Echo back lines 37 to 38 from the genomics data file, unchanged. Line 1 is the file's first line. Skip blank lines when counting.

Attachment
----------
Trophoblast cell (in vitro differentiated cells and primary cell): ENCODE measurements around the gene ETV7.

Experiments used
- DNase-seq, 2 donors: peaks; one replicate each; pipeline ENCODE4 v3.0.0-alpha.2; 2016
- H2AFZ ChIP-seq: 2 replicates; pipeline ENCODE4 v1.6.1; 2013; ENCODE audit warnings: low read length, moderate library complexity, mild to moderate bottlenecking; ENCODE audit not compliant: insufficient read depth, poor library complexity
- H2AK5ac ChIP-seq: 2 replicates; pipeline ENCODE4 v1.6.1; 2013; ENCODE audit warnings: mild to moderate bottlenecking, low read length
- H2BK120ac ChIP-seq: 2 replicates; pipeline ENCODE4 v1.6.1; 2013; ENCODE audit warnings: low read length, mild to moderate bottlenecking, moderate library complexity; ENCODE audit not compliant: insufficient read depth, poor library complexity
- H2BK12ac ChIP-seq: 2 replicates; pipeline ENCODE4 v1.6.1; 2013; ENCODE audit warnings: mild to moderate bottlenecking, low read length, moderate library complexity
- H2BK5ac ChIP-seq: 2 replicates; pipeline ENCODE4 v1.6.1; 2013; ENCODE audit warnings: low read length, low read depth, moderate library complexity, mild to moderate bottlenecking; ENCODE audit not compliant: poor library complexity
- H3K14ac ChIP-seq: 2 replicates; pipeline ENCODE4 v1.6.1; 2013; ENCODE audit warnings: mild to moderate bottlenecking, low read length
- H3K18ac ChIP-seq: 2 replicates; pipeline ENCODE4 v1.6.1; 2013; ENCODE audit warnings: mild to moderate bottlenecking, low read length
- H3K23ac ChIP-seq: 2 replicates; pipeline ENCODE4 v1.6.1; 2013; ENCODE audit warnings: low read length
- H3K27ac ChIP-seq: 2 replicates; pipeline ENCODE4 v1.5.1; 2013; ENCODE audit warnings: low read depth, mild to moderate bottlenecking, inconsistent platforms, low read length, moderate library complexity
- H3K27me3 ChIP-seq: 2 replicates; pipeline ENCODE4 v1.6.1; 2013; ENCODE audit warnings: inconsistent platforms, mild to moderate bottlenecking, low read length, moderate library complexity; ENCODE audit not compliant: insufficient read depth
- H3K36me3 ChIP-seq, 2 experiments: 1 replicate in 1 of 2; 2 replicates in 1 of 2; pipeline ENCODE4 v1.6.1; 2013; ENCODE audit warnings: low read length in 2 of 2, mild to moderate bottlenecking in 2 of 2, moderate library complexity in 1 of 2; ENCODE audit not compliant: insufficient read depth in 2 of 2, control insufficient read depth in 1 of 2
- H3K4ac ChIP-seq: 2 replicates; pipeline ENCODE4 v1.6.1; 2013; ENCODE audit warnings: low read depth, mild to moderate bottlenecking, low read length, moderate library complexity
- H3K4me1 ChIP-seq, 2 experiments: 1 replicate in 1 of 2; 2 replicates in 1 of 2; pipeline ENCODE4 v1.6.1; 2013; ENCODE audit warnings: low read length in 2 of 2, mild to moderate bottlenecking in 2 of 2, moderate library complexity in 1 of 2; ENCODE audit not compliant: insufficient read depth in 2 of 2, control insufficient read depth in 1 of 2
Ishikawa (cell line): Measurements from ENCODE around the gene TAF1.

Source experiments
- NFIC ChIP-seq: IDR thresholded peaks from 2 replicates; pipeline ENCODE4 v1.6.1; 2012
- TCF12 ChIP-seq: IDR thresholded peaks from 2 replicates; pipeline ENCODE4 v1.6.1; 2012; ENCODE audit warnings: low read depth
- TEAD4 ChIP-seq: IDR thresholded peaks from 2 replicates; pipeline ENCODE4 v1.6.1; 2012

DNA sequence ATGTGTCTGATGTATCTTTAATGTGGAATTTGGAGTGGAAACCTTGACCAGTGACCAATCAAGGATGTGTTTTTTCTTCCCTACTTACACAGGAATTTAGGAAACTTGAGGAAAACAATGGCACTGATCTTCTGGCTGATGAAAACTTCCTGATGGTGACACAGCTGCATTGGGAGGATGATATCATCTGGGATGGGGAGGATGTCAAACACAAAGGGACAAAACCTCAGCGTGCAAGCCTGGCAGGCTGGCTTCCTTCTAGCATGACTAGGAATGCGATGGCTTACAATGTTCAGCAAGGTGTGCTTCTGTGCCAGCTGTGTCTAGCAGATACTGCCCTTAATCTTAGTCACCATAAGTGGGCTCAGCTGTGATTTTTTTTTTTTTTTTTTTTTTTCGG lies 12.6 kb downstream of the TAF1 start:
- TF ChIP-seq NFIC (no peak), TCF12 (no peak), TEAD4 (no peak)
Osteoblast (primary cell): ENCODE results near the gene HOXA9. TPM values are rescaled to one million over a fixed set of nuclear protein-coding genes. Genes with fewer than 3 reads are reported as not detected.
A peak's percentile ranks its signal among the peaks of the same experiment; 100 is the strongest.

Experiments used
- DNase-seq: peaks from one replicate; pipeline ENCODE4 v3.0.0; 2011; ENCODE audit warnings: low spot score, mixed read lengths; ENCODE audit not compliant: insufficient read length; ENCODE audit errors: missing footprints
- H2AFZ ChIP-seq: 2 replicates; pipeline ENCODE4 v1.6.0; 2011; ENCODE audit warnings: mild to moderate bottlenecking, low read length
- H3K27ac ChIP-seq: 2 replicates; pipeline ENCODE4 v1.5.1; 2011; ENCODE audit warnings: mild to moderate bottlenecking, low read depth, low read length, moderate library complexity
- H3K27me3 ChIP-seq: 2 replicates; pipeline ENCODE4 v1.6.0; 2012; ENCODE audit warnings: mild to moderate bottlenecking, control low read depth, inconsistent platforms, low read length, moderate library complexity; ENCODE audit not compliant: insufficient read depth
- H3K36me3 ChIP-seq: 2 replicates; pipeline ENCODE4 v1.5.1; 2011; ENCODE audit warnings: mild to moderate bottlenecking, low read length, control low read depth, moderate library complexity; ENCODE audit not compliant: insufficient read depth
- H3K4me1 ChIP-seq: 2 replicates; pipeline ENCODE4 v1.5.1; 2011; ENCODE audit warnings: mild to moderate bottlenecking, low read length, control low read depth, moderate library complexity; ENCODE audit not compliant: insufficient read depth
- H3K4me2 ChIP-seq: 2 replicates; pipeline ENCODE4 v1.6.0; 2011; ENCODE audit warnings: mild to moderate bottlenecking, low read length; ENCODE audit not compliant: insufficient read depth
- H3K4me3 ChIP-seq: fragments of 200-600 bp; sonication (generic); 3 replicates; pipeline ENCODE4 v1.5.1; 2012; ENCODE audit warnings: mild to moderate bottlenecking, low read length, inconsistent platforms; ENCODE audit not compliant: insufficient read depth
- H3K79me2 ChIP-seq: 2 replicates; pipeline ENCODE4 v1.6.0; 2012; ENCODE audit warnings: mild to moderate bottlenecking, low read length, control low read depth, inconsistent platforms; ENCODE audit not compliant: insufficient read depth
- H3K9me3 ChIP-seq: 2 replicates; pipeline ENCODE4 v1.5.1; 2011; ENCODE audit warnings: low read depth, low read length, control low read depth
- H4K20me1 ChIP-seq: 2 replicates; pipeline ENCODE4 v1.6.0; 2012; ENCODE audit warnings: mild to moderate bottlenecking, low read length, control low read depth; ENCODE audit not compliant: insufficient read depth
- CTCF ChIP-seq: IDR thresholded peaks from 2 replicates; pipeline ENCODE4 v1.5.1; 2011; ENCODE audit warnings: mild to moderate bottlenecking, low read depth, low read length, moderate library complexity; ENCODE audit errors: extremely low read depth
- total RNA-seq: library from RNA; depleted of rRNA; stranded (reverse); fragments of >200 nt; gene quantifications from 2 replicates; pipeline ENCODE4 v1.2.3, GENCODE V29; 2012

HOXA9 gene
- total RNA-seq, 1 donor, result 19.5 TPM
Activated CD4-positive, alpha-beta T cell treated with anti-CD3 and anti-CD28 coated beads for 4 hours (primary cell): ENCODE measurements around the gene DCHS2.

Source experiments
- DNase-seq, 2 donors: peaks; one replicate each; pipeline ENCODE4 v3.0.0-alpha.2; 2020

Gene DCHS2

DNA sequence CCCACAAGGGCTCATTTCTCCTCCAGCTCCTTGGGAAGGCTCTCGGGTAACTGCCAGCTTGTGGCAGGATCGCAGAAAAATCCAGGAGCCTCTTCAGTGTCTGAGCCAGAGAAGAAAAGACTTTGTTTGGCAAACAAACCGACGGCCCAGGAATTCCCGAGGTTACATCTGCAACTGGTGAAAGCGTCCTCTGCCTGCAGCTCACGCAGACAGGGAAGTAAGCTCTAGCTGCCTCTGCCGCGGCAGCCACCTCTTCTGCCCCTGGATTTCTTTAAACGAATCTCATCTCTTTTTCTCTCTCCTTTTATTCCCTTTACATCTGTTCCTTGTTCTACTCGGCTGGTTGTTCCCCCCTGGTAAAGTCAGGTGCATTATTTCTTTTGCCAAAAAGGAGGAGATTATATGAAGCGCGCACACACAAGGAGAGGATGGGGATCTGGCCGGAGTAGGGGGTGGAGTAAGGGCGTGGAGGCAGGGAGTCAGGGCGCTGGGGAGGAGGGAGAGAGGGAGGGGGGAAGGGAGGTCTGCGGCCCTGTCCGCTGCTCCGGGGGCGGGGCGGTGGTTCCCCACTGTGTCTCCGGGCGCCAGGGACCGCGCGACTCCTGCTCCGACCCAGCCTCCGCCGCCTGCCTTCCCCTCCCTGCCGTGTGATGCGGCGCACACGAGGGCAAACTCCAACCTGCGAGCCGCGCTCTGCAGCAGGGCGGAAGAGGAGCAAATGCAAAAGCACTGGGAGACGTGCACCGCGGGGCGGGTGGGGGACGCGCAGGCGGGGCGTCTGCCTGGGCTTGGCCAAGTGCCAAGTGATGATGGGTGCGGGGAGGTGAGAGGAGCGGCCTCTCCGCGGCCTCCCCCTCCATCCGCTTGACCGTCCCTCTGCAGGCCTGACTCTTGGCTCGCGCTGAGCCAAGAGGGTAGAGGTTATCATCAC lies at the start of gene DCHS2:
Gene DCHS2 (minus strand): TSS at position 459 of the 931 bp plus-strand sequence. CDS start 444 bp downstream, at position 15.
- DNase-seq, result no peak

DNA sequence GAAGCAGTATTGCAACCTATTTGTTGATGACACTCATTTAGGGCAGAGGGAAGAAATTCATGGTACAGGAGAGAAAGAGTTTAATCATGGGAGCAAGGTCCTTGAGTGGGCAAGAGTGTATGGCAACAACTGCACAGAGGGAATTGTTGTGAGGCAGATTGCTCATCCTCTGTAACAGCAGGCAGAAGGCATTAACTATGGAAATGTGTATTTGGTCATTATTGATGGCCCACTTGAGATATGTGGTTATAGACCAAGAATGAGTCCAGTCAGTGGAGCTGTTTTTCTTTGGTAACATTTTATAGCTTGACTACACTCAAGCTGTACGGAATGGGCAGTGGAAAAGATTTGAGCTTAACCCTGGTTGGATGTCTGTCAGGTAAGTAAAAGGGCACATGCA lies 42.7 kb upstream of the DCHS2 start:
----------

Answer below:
- H4K20me1 ChIP-seq: 2 replicates; pipeline ENCODE4 v1.6.0; 2012; ENCODE audit warnings: mild to moderate bottlenecking, low read length, control low read depth; ENCODE audit not compliant: insufficient read depth
- CTCF ChIP-seq: IDR thresholded peaks from 2 replicates; pipeline ENCODE4 v1.5.1; 2011; ENCODE audit warnings: mild to moderate bottlenecking, low read depth, low read length, moderate library complexity; ENCODE audit errors: extremely low read depth